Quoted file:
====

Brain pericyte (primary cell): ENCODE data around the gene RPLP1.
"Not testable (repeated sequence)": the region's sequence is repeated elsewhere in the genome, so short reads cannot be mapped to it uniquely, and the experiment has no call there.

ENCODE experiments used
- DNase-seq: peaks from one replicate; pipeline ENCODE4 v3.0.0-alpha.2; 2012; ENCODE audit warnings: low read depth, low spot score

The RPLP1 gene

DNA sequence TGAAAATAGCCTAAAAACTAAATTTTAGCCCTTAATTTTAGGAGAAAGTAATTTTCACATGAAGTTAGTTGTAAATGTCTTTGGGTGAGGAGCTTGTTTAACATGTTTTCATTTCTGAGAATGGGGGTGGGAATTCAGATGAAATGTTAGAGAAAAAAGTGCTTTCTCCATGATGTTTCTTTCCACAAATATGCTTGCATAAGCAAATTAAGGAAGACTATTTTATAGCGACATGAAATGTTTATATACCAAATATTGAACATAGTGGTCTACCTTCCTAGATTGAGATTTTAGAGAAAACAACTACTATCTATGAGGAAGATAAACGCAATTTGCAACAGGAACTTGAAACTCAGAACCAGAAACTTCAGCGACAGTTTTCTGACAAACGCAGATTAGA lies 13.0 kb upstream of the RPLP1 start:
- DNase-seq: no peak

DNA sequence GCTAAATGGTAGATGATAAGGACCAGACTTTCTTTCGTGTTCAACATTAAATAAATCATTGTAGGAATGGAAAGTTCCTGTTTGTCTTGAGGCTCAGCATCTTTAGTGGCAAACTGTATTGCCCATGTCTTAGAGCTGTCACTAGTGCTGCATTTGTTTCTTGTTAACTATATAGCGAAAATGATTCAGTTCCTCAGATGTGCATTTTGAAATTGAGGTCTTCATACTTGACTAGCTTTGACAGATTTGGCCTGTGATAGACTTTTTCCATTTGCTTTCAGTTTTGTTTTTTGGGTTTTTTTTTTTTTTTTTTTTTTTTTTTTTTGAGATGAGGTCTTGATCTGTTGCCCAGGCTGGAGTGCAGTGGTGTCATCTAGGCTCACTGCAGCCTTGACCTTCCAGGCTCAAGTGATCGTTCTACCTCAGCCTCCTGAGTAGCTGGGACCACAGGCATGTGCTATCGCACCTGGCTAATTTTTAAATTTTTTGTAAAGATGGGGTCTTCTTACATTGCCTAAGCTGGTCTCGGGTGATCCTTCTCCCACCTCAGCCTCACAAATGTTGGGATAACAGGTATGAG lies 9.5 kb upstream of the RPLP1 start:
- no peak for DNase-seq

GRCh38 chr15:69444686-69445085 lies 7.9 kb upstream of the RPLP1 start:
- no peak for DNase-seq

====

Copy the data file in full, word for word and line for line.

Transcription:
Brain pericyte (primary cell): ENCODE data around the gene RPLP1.
"Not testable (repeated sequence)": the region's sequence is repeated elsewhere in the genome, so short reads cannot be mapped to it uniquely, and the experiment has no call there.

ENCODE experiments used
- DNase-seq: peaks from one replicate; pipeline ENCODE4 v3.0.0-alpha.2; 2012; ENCODE audit warnings: low read depth, low spot score

The RPLP1 gene

DNA sequence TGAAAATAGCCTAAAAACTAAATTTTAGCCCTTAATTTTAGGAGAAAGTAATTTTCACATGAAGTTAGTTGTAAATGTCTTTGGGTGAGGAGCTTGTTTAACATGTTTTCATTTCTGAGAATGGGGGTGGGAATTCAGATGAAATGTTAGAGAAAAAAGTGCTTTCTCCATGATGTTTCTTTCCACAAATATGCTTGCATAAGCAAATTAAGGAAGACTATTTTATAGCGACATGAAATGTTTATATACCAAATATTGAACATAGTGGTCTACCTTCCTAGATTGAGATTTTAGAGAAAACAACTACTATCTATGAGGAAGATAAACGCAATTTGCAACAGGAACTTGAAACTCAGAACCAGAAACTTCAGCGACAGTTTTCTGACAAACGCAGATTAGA lies 13.0 kb upstream of the RPLP1 start:
- DNase-seq: no peak

DNA sequence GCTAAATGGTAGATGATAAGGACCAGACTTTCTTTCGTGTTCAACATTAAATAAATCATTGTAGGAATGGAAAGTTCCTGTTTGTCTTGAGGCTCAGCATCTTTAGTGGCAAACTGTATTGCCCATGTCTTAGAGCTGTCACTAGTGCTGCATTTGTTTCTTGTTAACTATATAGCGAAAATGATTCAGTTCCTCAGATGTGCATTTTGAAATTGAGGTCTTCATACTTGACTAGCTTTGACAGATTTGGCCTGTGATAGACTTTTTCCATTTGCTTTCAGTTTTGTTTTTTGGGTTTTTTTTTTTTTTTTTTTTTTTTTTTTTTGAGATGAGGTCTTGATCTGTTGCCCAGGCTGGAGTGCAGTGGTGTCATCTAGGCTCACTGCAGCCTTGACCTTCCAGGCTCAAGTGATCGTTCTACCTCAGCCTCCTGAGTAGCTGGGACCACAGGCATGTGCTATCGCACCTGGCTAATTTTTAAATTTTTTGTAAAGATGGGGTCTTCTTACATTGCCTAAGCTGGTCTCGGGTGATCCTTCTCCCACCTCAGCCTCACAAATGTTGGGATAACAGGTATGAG lies 9.5 kb upstream of the RPLP1 start:
- no peak for DNase-seq

GRCh38 chr15:69444686-69445085 lies 7.9 kb upstream of the RPLP1 start:
- no peak for DNase-seq